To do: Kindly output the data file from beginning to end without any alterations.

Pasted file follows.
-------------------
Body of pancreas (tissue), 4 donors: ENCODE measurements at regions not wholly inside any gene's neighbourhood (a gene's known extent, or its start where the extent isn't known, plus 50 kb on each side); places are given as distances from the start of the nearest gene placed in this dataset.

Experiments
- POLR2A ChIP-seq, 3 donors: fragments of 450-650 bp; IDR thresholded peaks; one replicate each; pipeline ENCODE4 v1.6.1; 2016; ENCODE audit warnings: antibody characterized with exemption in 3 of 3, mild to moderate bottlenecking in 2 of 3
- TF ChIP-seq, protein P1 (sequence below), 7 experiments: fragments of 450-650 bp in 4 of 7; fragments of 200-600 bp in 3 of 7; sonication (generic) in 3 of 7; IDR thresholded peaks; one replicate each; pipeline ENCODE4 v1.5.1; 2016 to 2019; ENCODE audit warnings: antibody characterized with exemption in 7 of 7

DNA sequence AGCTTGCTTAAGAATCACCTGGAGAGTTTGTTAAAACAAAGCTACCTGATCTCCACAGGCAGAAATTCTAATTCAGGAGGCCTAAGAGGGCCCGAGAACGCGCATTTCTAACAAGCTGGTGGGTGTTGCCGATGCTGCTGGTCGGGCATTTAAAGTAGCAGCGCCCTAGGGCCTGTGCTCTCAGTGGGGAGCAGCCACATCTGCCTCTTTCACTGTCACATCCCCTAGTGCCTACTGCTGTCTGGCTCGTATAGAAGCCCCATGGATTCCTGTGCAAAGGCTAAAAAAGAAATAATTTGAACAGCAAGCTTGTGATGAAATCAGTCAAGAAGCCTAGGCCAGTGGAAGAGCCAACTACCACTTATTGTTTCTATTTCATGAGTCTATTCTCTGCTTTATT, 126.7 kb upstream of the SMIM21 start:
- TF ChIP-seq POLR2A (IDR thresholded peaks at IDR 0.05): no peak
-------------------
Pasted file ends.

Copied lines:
Body of pancreas (tissue), 4 donors: ENCODE measurements at regions not wholly inside any gene's neighbourhood (a gene's known extent, or its start where the extent isn't known, plus 50 kb on each side); places are given as distances from the start of the nearest gene placed in this dataset.

Experiments
- POLR2A ChIP-seq, 3 donors: fragments of 450-650 bp; IDR thresholded peaks; one replicate each; pipeline ENCODE4 v1.6.1; 2016; ENCODE audit warnings: antibody characterized with exemption in 3 of 3, mild to moderate bottlenecking in 2 of 3
- TF ChIP-seq, protein P1 (sequence below), 7 experiments: fragments of 450-650 bp in 4 of 7; fragments of 200-600 bp in 3 of 7; sonication (generic) in 3 of 7; IDR thresholded peaks; one replicate each; pipeline ENCODE4 v1.5.1; 2016 to 2019; ENCODE audit warnings: antibody characterized with exemption in 7 of 7

DNA sequence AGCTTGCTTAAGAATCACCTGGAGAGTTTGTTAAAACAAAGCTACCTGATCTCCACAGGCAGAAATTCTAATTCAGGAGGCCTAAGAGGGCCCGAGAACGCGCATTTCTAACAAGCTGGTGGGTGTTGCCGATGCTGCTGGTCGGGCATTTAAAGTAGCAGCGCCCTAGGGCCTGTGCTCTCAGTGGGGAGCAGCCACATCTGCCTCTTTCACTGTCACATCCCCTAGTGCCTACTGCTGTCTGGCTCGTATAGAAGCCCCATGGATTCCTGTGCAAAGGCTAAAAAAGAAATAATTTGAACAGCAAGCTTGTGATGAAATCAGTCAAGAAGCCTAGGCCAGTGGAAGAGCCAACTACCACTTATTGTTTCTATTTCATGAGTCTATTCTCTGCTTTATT, 126.7 kb upstream of the SMIM21 start:
- TF ChIP-seq POLR2A (IDR thresholded peaks at IDR 0.05): no peak